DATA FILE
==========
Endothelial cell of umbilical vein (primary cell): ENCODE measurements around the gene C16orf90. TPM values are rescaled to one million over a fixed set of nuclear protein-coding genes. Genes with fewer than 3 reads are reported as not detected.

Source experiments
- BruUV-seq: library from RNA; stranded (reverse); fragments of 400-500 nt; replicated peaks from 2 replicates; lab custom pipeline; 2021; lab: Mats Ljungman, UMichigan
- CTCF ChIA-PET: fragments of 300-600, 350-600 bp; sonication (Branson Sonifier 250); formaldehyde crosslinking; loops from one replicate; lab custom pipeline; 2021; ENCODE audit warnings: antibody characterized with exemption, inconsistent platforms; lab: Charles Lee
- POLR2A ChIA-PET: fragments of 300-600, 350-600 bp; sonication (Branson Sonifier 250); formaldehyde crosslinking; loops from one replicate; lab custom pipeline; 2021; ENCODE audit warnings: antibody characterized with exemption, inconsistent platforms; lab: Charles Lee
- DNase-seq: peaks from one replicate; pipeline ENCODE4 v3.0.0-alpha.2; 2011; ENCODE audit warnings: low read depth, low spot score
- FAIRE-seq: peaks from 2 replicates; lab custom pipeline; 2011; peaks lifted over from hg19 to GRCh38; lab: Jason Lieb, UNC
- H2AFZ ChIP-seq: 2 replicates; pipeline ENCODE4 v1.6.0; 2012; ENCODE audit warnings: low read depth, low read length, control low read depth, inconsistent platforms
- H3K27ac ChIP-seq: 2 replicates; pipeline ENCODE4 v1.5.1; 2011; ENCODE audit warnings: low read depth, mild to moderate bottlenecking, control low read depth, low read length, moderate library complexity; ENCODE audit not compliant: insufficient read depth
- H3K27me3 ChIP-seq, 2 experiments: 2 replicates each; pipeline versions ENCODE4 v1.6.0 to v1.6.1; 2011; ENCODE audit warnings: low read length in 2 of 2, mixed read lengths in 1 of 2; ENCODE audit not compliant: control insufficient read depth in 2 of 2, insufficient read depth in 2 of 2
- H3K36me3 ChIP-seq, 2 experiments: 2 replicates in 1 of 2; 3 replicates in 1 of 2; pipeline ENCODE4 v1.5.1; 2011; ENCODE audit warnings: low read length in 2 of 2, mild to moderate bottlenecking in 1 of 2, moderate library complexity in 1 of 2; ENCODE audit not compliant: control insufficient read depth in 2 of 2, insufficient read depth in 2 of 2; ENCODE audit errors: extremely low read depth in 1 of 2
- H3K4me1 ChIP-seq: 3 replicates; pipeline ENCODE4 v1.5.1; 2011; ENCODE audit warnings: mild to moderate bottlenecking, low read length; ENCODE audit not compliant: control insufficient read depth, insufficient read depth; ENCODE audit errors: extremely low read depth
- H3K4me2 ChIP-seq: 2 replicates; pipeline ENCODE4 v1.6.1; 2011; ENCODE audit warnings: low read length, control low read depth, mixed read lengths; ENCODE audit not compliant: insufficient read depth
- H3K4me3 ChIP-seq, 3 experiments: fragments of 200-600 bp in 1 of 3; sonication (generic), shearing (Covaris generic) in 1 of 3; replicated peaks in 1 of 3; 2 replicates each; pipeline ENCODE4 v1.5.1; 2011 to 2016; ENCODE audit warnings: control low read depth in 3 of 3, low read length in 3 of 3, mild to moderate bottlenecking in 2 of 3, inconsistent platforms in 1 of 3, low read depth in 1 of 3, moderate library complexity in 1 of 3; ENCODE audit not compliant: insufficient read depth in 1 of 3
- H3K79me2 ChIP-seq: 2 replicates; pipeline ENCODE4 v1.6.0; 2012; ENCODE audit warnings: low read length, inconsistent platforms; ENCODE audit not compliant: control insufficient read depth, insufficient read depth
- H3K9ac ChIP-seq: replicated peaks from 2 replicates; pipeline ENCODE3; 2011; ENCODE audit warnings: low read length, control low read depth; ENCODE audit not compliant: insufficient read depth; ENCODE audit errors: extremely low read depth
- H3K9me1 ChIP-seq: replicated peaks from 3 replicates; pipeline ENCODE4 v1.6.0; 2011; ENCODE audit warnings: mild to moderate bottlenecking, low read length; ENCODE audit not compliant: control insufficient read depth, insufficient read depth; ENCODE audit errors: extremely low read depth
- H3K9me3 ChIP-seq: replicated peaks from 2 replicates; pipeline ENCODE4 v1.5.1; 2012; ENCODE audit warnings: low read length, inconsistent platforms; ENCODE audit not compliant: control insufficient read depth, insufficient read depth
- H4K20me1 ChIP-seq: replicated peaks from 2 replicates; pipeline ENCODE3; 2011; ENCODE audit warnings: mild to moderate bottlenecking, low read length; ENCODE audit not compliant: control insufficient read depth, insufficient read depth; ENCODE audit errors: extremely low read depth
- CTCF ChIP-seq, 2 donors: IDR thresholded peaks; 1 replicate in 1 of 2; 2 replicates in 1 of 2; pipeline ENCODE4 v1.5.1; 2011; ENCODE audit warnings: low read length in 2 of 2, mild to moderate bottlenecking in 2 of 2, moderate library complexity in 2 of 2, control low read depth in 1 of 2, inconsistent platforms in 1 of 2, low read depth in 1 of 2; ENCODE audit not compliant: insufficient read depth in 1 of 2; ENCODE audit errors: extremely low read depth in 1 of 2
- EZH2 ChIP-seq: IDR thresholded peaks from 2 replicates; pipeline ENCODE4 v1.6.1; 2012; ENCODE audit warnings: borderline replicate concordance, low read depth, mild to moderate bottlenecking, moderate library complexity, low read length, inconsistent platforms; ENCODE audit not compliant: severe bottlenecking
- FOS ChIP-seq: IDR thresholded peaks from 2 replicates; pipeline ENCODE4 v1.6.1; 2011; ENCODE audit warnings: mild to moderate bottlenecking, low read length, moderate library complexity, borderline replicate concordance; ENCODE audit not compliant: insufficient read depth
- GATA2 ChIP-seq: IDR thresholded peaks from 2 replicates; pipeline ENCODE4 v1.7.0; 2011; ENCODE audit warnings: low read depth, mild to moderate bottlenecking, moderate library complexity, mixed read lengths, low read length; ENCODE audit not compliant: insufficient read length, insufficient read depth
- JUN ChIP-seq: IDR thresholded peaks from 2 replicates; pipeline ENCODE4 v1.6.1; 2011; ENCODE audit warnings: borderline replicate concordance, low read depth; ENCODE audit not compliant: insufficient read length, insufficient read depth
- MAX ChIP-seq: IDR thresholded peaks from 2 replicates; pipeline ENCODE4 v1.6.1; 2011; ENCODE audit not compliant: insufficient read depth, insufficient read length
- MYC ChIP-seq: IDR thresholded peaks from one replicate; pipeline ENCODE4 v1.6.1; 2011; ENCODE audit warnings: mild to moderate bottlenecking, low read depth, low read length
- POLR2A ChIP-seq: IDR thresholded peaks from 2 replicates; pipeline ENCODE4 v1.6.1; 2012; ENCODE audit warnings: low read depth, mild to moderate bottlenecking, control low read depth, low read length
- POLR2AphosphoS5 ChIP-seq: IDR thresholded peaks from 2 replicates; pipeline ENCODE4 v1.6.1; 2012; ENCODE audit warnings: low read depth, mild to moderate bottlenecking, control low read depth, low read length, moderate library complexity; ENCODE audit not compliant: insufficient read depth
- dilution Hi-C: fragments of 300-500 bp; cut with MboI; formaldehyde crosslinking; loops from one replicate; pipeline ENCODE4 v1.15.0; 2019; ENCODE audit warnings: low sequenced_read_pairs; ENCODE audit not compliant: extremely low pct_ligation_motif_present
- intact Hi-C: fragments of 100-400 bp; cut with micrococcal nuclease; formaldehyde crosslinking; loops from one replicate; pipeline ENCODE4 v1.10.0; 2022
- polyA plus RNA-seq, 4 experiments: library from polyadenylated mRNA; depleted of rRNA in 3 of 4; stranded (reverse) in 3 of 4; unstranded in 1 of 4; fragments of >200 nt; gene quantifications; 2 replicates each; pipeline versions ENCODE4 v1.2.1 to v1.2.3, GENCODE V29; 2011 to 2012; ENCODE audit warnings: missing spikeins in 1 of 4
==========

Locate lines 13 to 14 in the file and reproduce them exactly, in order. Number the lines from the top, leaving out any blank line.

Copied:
- H3K4me2 ChIP-seq: 2 replicates; pipeline ENCODE4 v1.6.1; 2011; ENCODE audit warnings: low read length, control low read depth, mixed read lengths; ENCODE audit not compliant: insufficient read depth
- H3K4me3 ChIP-seq, 3 experiments: fragments of 200-600 bp in 1 of 3; sonication (generic), shearing (Covaris generic) in 1 of 3; replicated peaks in 1 of 3; 2 replicates each; pipeline ENCODE4 v1.5.1; 2011 to 2016; ENCODE audit warnings: control low read depth in 3 of 3, low read length in 3 of 3, mild to moderate bottlenecking in 2 of 3, inconsistent platforms in 1 of 3, low read depth in 1 of 3, moderate library complexity in 1 of 3; ENCODE audit not compliant: insufficient read depth in 1 of 3